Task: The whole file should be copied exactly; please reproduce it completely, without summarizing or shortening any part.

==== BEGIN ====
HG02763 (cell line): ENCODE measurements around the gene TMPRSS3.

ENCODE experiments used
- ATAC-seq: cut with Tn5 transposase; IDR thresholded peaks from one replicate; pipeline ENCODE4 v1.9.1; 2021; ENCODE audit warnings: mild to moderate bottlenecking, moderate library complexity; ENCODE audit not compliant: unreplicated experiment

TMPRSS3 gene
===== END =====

HG02763 (cell line): ENCODE measurements around the gene TMPRSS3.

ENCODE experiments used
- ATAC-seq: cut with Tn5 transposase; IDR thresholded peaks from one replicate; pipeline ENCODE4 v1.9.1; 2021; ENCODE audit warnings: mild to moderate bottlenecking, moderate library complexity; ENCODE audit not compliant: unreplicated experiment

TMPRSS3 gene